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Activity Postings 7: Category 5 Activity Types and Posting

TomKingWe come to the end of our tour of activity type posting with category 5 (Target=actual allocation).  This one is the low-fat frozen yogurt of activity types.  It tastes great, but you don’t have to work as hard to keep a trim figure.  This works similarly to the category 2 activity type, but does not require an indirect activity allocation cycle in order to post the activity.


Instead, all that is required is that you run transaction KNMA in order to make the postings.

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“How can this be?”, you might ask.  KNMA looks at the amount of receiver activity that is posted and then determines from the planned allocation how much of the allocated activity should be posted.  It’s as simple as that.  I am going to show you two different examples of how this works.  First, let’s look at activity that is planned using a fixed allocation quantity.

In our category 2 examples, the planned activity allocation was planned as variable.  That means that the quantity of activity to post was based on some receiver factor associated with an actual posting.  For fixed allocations, the total planned quantity of activity should be posted regardless of how much of the receiver is posted.  Let’s see how this works.  The receiver activity MACHHR is planned in three cost centers (RCV5A, RCV5B, and RCV5C), and the price of the activity type in each of those cost centers is made up of both costs that are directly assigned in the manufacturing cost center as well as indirect support costs that must be allocated from other support cost centers.  The indirect support costs are allocated in planning from cost center SND5A, activity type CATEG5.  The planned MACHHR activity and the CATEG5 activity allocated for the three cost centers are as follows:


• RCV5A: MACHHR – 8,000 HR and 50,000 units of CATEG5 allocated – fixed
• RCV5B: MACHHR – 16,000 HR and 30,000 units of CATEG5 allocated – fixed
• RCV5C: MACHHR – 24,000 HR and 40,000 units of CATEG5 allocated – fixed

KP06 layout 1-102 is used for the manual activity allocation plan.  In this case, we see that the allocation is planned as fixed rather than variable. 

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This is done for all three of the receiving cost centers, and a total of 120,000 units of CATEG5 have been allocated from cost center SND5A.


Let’s look at the plan for cost center SND5A.  Note that because we intend to do a fixed allocation, we have decided to plan the costs as fixed rather than variable.  This does not appear to be a requirement, but because the actual allocation will end up being the same as the planned activity, it makes sense for the costs to be fixed as well.
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When running KSPI to generate the costs, the activity price will be 100% fixed.
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During period 4 (April), 500 hours of MACHHR was posted in RCV5A, 700 in RCV5B, and 1,200 in RCV5C.  Prior to running KNMA, the Cost Center Target/Actual/Variance report shows this for the four cost centers: SND5A,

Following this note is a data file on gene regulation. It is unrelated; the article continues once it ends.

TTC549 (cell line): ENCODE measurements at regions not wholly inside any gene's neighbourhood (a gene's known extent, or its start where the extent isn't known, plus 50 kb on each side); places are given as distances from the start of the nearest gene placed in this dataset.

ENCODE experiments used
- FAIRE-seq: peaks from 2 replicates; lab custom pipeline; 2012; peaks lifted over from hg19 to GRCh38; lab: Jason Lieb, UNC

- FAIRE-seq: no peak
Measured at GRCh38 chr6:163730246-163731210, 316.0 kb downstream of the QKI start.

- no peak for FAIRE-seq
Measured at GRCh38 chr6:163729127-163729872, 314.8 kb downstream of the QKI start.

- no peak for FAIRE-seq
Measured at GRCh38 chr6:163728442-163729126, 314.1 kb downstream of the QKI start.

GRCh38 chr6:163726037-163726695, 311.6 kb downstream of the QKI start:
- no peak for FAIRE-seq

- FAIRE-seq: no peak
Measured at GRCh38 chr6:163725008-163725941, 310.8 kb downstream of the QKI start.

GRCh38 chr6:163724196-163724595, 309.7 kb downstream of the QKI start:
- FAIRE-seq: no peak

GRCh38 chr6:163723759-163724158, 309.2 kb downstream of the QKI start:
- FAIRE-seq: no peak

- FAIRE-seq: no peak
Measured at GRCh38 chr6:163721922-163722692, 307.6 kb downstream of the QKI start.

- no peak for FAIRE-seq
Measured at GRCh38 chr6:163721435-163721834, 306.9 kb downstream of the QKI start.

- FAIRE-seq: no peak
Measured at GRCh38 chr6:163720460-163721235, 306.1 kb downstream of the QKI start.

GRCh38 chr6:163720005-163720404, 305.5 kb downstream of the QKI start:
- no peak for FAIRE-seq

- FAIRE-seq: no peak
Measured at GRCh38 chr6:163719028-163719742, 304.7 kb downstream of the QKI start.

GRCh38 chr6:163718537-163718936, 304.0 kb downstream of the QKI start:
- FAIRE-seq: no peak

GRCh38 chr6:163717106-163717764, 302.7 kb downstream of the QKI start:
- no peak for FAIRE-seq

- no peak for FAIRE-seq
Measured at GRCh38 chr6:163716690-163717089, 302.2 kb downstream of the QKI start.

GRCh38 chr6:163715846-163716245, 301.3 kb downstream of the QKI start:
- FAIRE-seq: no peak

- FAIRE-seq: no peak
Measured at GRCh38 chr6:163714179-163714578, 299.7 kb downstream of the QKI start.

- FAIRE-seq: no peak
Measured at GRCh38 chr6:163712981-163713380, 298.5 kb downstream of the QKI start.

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RCV5A,
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RCV5B,
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and RCV5C.
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The targets for the allocations for each of the receiver cost centers are not based on the amount of the MACHHR activity posted, but instead are based on the amount of planned MACHHR activity.  This is because the allocation is fixed instead of variable.


Next, we will run KNMA to post the CATEG5 activity in SND5A.

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As a part of running KNMA, the operating rate is calculated.  The operating rate determines how much activity will be posted in the sending cost center.  Because this is a completely fixed allocation, the operating rate should be 100%, meaning that all the planned activity will be posted.

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In case you are wondering about the operating rate for MACHHR in the three receiving cost centers, that is not calculated during the KNMA run, but instead is determined from the actual activity posting divided by the planned amount.  This is because MACCHR is a category 1 activity type.


The resulting Cost Center Actual/Target/Variance report now shows the result of the CATEG5 activity postings and allocation.  First, SND5A shows that the full amount of activity was allocated out.

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It did not matter how much of the receiving activity was posted because this was a fixed allocation.  The receiver cost centers show the result of the allocation.  First RCV5A.

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Next, RCV5B

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and RCV5C.

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And that is all there is to posting category 5 activities.  This is the simplest type of automated posting and can be a very powerful tool.